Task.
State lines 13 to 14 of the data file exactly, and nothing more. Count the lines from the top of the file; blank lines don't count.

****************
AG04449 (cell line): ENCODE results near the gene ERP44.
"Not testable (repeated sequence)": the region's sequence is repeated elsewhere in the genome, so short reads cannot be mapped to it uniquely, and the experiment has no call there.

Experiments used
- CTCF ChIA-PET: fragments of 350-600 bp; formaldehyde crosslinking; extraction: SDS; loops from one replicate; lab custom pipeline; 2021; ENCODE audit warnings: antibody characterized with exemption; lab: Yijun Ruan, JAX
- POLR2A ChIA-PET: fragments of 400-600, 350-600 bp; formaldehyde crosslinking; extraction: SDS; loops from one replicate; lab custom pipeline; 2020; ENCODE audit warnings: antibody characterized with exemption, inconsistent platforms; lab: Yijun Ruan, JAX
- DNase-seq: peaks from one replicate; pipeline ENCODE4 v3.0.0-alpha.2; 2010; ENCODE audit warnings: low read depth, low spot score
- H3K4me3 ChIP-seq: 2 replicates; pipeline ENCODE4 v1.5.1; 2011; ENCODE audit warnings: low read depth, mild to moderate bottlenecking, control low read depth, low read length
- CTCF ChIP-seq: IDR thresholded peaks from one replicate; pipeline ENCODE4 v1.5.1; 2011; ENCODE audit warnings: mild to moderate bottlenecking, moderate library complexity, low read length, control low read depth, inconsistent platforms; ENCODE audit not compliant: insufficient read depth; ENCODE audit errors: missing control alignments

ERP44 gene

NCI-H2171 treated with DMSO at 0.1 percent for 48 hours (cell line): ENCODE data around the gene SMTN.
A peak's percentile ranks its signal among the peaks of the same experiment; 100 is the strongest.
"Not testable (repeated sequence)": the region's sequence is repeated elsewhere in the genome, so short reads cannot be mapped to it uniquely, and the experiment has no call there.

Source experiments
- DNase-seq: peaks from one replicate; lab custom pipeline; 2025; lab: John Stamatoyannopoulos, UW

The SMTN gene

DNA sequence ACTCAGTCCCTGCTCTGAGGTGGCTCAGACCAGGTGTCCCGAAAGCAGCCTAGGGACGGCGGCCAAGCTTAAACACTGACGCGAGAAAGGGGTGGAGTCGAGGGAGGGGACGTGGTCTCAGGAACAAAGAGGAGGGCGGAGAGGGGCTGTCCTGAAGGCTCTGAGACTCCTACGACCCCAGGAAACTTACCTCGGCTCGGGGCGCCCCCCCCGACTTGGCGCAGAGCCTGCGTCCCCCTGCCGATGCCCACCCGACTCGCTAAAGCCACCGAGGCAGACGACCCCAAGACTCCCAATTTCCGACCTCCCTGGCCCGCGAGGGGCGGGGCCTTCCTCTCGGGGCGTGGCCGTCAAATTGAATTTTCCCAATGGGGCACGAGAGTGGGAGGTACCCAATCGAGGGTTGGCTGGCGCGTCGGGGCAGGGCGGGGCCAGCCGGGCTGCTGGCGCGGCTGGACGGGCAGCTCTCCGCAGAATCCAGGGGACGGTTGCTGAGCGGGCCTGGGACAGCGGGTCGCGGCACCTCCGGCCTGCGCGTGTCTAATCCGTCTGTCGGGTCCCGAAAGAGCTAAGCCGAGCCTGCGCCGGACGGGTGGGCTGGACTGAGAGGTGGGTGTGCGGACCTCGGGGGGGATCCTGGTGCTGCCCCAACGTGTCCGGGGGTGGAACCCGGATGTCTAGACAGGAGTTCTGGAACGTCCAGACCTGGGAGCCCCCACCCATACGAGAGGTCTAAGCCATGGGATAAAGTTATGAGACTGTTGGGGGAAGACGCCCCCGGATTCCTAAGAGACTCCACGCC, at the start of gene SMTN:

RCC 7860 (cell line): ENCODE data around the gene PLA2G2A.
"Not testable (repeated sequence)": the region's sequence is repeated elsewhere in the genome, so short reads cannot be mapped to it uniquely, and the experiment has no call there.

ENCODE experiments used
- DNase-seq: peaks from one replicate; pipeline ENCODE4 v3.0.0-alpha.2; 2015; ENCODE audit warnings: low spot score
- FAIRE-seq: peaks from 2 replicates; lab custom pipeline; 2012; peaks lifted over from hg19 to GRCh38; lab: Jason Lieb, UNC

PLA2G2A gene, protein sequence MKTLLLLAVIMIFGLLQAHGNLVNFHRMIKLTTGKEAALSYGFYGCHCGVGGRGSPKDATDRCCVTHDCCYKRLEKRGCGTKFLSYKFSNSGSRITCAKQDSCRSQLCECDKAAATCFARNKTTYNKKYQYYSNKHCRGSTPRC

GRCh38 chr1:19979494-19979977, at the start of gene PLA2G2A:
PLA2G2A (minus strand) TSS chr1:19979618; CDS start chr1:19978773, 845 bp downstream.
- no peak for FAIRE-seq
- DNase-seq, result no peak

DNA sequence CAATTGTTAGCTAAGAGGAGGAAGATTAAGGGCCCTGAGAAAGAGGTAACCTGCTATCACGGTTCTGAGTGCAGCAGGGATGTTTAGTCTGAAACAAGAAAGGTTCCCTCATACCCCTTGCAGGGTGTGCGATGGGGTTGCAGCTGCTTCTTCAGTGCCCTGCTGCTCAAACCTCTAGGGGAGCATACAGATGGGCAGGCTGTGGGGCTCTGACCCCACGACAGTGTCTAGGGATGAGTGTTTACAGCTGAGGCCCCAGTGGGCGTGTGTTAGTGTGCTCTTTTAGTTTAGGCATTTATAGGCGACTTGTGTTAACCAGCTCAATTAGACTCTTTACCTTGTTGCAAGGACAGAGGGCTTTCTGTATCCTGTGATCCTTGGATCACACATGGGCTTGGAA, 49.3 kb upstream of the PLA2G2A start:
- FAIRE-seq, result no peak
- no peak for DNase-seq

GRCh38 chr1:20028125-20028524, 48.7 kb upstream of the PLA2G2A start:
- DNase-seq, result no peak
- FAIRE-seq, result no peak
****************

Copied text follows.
Source experiments
- DNase-seq: peaks from one replicate; lab custom pipeline; 2025; lab: John Stamatoyannopoulos, UW